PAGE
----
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Physics LibreTexts

10: Electromagnetic Induction

  • Page ID
    5479
    • 10.1: Introduction to Electromagnetic Induction
      In 1820, Oersted had shown that an electric current generates a magnetic field. But can a magnetic field generate an electric current? This was answered almost simultaneously and independently in 1831 by Joseph Henry in the United States and Michael Faraday in Great Britain.
    • 10.2: Electromagnetic Induction and the Lorentz Force
      Lorentz force is underpining the observation that the movement of a meta rod through the magnetic field induces a potential difference across the ends of the rod.  This is electromagnetic induction, and, seen this way, there is nothing new: electromagnetic induction is nothing more than the Lorentz force on the conduction electrons within the metal.
    • 10.3: Lenz's Law
      Lenz's Law argues that when an EMF is induced in a circuit as a result of changing magnetic flux through the circuit, the direction of the induced EMF is such as to oppose the change of flux that causes it.
    • 10.4: Ballistic Galvanometer and the Measurement of Magnetic Field
      A galvanometer is similar to a sensitive ammeter, differing mainly in that when no current passes through the meter, the needle is in the middle of the dial rather than at the left hand end. A galvanometer is used not so much to measure a current, but rather to detect whether or not a current is flowing, and in which direction. In the ballistic galvanometer, the motion of the needle is undamped, or as close to undamped as can easily be achieved.
    • 10.5: AC Generator
      This and the following sections will be devoted to generators and motors. I shall not be concerned with – and indeed am not knowledgeable about – the engineering design or practical details of real generators or motors, but only with the scientific principles involved. The "generators" and "motors" of this chapter will be highly idealized abstract concepts bearing little obvious resemblance to the real things.
    • 10.6: AC Power
      When a current I flows through a resistance R , the rate of dissipation of electrical energy as heat is IR² . If an alternating potential difference V=V₀ sin ωt is applied across a resistance, then an alternating current I=I₀ sin ωt will flow through it, and the rate at which energy is dissipated as heat will also change periodically.
    • 10.7: Linear Motors and Generators
      In this section describes highly idealized and imaginary linear motors and generators, only because the geometry is simpler than for rotary motors, and it is easier to explain certain principles. Rotary motors will be discussed in the following section.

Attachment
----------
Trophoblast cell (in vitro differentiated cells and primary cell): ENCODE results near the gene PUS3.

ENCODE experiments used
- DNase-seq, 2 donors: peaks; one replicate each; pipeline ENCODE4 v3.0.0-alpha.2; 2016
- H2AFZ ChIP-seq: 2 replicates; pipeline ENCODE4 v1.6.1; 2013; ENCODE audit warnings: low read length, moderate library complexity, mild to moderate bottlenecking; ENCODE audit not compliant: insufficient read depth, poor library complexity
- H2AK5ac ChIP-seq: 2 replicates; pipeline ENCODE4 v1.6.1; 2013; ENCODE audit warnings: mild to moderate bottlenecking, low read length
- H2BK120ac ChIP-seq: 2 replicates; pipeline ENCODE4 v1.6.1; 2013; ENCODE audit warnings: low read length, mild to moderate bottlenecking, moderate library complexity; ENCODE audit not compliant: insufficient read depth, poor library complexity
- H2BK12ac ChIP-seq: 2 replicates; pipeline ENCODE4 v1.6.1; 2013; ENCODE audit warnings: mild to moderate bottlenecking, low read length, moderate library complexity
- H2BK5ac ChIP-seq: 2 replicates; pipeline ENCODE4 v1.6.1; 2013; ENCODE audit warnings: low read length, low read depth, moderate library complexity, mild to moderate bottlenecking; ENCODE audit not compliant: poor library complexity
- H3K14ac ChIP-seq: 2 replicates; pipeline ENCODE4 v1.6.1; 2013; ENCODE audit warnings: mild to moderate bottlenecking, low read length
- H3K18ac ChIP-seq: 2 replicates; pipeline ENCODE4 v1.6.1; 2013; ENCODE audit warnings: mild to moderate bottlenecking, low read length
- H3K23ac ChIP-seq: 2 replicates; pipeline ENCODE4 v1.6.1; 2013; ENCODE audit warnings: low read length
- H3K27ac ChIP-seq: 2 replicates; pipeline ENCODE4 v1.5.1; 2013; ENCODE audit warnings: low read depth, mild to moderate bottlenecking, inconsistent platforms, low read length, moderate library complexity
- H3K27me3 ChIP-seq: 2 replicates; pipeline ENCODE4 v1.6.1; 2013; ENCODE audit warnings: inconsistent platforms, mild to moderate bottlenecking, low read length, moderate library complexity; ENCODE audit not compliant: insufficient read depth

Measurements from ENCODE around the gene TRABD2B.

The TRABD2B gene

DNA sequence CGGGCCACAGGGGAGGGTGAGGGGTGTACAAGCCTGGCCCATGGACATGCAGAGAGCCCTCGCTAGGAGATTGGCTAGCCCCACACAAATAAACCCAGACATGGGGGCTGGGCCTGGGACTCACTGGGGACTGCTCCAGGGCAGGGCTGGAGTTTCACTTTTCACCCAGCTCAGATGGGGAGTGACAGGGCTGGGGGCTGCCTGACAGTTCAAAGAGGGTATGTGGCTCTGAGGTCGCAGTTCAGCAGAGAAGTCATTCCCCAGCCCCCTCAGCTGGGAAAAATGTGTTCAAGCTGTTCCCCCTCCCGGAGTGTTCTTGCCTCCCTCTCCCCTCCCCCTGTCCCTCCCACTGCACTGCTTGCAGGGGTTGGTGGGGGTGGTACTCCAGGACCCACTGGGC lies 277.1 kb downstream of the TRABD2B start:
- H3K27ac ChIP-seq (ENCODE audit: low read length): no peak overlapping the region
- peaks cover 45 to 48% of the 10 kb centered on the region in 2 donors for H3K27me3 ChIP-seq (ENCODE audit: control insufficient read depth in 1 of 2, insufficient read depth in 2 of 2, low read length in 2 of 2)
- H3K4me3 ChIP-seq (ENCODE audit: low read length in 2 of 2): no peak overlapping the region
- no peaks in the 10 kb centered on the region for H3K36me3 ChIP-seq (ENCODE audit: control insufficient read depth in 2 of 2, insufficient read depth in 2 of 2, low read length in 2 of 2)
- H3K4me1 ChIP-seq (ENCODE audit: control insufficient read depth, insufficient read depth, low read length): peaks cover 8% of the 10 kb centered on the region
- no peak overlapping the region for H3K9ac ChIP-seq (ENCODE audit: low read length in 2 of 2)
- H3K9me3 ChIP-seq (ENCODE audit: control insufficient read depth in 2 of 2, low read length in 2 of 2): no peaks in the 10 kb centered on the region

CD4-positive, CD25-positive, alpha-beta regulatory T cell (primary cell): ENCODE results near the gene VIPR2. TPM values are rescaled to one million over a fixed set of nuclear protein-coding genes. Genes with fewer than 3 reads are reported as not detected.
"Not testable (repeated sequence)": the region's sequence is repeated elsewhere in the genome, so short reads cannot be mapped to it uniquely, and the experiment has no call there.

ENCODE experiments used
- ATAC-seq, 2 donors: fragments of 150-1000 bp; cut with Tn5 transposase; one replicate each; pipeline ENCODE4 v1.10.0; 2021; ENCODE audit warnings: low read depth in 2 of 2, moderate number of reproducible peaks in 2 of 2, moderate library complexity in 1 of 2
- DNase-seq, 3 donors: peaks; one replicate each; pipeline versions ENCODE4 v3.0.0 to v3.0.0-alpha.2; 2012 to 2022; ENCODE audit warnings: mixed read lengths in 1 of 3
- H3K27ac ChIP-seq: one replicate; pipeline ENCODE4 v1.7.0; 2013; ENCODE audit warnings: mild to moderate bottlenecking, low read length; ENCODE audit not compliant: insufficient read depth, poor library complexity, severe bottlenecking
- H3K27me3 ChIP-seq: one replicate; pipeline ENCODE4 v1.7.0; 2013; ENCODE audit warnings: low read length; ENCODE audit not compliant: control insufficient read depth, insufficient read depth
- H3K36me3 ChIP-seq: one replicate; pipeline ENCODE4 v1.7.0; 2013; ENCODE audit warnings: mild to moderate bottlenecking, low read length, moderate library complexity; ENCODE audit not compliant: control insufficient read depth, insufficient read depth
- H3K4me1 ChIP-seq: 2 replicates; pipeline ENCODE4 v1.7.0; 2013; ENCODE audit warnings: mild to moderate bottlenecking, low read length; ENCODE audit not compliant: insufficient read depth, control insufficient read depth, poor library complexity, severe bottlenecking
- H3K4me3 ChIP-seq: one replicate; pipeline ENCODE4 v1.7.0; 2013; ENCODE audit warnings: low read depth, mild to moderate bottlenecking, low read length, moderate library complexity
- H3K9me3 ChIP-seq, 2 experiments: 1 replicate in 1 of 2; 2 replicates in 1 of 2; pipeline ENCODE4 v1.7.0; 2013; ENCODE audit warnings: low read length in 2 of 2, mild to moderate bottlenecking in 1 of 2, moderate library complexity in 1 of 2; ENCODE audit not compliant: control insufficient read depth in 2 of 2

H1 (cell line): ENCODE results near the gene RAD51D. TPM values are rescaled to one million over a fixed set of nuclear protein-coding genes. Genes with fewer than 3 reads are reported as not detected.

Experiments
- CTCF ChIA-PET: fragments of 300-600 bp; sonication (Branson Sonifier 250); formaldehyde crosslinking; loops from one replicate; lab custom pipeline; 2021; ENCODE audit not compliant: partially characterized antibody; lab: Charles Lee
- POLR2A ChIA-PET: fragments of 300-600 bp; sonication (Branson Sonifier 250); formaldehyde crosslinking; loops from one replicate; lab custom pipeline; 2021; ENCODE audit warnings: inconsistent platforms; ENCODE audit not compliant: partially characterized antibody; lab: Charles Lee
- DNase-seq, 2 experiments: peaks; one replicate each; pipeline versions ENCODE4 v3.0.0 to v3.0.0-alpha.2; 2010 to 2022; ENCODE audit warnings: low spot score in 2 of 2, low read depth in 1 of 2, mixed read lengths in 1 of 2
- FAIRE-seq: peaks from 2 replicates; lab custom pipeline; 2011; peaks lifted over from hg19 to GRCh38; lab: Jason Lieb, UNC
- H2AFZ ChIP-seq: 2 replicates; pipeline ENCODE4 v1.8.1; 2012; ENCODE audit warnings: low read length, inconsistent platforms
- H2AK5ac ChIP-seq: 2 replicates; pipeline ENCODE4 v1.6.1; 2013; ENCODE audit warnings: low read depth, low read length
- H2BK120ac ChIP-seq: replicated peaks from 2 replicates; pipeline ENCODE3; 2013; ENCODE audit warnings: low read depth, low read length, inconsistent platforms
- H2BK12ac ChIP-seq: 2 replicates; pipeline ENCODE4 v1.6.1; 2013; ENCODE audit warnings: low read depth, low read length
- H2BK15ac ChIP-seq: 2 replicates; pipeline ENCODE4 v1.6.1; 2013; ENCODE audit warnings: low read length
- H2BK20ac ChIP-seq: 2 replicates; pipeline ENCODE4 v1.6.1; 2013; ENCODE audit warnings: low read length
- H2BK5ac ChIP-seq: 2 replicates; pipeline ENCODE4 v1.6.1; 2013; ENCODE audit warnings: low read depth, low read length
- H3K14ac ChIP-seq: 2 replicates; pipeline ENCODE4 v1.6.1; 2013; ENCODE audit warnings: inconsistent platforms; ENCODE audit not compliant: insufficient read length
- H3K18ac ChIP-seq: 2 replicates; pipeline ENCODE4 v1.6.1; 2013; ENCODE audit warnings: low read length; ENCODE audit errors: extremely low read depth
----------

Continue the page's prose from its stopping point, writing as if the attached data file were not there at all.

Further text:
• 10.8: Rotary Motors
      Most real motors, of course, are rotary motors, though all of the principles described for our highly idealized linear motor of the Section 10.7 still apply.
    • 10.9: The Transformer
      A transformer is a static electrical device that transfers electrical energy between two or more circuits through electromagnetic induction. A varying current in one coil of the transformer produces a varying magnetic field, which in turn induces a varying EMF or "voltage" in a second coil. Power can be transferred between the two coils through the magnetic field, without a metallic connection between the two circuits.
    • 10.10: Mutual Inductance
      Consider two coils, not connected to one another, other than being close together in space. If the current changes in one of the coils, so will the magnetic field in the other, and consequently an EMF will be induced in the second coil. The ratio of the EMF induced in the second coil to the rate of change of current in the first is called the coefficient of mutual inductance.
    • 10.11: Self Inductance
      In this section we are dealing with the self inductance of a single coil rather than the mutual inductance between two coils. If the current through a single coil changes, the magnetic field inside that coil will change; consequently a back EMF will be induced in the coil that will oppose the change in the magnetic field and indeed will oppose the change of current.
    • 10.12: Growth of Current in a Circuit Containing Inductance
    • 10.13: Discharge of a Capacitor through an Inductance
    • 10.14: Discharge of a Capacitor through an Inductance and a Resistance
    • 10.15: Charging a Capacitor through and Inductance and a Resistance
    • 10.16: Energy Stored in an Inductance
    • 10.17: Energy Stored in a Magnetic Field
      Energy can be stored per unit volume in a magnetic field n a vacuum.

    Thumbnail: Diagram of a solenoid and its magnetic field lines. The shape of all lines is correct according to the laws of electrodynamics. Image used with permission (CC BY-SA 3.0; Geek3).